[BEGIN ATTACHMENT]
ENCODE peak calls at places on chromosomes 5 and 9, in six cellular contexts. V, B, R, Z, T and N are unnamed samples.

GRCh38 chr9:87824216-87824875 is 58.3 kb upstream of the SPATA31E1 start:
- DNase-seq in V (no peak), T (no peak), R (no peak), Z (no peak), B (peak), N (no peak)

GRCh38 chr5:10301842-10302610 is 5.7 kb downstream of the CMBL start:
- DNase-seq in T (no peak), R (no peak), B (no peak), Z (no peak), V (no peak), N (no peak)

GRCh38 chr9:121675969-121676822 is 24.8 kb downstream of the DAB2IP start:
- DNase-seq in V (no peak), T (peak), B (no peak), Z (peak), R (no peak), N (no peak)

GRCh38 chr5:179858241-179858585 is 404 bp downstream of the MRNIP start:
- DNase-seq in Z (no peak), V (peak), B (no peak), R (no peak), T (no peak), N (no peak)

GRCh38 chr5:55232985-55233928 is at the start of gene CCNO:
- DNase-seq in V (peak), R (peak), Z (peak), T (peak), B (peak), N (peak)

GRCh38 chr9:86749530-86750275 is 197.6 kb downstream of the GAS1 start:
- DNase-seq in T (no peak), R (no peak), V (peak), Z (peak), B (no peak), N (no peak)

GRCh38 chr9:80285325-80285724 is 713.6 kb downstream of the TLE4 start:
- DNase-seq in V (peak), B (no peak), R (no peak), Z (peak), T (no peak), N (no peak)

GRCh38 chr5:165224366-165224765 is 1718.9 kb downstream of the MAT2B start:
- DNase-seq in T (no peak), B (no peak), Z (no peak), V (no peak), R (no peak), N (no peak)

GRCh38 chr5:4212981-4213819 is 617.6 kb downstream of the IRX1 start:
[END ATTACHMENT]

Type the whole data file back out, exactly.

ENCODE peak calls at places on chromosomes 5 and 9, in six cellular contexts. V, B, R, Z, T and N are unnamed samples.

GRCh38 chr9:87824216-87824875 is 58.3 kb upstream of the SPATA31E1 start:
- DNase-seq in V (no peak), T (no peak), R (no peak), Z (no peak), B (peak), N (no peak)

GRCh38 chr5:10301842-10302610 is 5.7 kb downstream of the CMBL start:
- DNase-seq in T (no peak), R (no peak), B (no peak), Z (no peak), V (no peak), N (no peak)

GRCh38 chr9:121675969-121676822 is 24.8 kb downstream of the DAB2IP start:
- DNase-seq in V (no peak), T (peak), B (no peak), Z (peak), R (no peak), N (no peak)

GRCh38 chr5:179858241-179858585 is 404 bp downstream of the MRNIP start:
- DNase-seq in Z (no peak), V (peak), B (no peak), R (no peak), T (no peak), N (no peak)

GRCh38 chr5:55232985-55233928 is at the start of gene CCNO:
- DNase-seq in V (peak), R (peak), Z (peak), T (peak), B (peak), N (peak)

GRCh38 chr9:86749530-86750275 is 197.6 kb downstream of the GAS1 start:
- DNase-seq in T (no peak), R (no peak), V (peak), Z (peak), B (no peak), N (no peak)

GRCh38 chr9:80285325-80285724 is 713.6 kb downstream of the TLE4 start:
- DNase-seq in V (peak), B (no peak), R (no peak), Z (peak), T (no peak), N (no peak)

GRCh38 chr5:165224366-165224765 is 1718.9 kb downstream of the MAT2B start:
- DNase-seq in T (no peak), B (no peak), Z (no peak), V (no peak), R (no peak), N (no peak)

GRCh38 chr5:4212981-4213819 is 617.6 kb downstream of the IRX1 start: